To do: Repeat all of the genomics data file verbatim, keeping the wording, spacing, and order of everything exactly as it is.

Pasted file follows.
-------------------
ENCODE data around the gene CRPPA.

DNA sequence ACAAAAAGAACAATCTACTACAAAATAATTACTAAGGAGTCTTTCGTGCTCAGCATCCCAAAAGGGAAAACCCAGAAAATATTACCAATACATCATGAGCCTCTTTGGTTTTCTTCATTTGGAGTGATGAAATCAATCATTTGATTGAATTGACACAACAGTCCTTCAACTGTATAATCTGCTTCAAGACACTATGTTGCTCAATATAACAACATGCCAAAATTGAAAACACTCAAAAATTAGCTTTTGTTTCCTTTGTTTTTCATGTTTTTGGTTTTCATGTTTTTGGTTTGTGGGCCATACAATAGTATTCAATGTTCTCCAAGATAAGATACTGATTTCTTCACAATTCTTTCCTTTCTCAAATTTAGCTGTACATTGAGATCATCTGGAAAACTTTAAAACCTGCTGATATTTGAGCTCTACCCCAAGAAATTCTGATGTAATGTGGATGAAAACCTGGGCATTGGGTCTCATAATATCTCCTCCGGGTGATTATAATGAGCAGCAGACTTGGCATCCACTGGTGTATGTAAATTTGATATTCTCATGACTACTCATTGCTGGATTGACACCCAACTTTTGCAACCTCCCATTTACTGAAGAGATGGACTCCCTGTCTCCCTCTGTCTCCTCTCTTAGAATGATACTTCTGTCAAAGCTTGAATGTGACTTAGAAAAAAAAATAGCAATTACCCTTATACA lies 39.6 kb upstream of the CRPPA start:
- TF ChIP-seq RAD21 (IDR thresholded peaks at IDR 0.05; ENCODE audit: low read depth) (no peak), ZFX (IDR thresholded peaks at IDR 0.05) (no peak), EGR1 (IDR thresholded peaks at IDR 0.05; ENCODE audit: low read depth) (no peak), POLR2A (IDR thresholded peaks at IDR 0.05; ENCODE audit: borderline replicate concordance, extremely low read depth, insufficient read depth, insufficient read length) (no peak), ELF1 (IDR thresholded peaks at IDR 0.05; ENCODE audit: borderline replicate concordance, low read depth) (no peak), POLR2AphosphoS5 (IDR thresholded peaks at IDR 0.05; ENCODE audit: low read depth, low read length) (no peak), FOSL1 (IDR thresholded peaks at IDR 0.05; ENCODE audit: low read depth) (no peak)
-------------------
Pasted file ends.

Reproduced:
ENCODE data around the gene CRPPA.

DNA sequence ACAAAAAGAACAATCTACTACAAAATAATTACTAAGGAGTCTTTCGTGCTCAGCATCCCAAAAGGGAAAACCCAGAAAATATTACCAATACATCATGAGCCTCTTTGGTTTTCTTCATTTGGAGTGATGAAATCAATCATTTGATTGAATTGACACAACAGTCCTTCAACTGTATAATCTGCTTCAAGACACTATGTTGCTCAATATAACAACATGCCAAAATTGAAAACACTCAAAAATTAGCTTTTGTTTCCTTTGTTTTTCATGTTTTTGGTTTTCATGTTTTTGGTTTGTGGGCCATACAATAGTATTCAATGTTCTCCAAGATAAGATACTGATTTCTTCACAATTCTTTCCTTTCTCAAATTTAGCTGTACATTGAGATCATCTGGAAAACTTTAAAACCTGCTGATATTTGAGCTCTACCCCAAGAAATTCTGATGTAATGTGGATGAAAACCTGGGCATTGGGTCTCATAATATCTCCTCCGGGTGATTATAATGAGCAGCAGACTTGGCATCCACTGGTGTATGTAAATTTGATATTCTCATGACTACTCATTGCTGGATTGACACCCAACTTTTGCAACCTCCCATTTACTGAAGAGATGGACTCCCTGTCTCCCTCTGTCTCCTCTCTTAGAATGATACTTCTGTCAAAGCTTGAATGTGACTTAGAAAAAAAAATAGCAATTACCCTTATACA lies 39.6 kb upstream of the CRPPA start:
- TF ChIP-seq RAD21 (IDR thresholded peaks at IDR 0.05; ENCODE audit: low read depth) (no peak), ZFX (IDR thresholded peaks at IDR 0.05) (no peak), EGR1 (IDR thresholded peaks at IDR 0.05; ENCODE audit: low read depth) (no peak), POLR2A (IDR thresholded peaks at IDR 0.05; ENCODE audit: borderline replicate concordance, extremely low read depth, insufficient read depth, insufficient read length) (no peak), ELF1 (IDR thresholded peaks at IDR 0.05; ENCODE audit: borderline replicate concordance, low read depth) (no peak), POLR2AphosphoS5 (IDR thresholded peaks at IDR 0.05; ENCODE audit: low read depth, low read length) (no peak), FOSL1 (IDR thresholded peaks at IDR 0.05; ENCODE audit: low read depth) (no peak)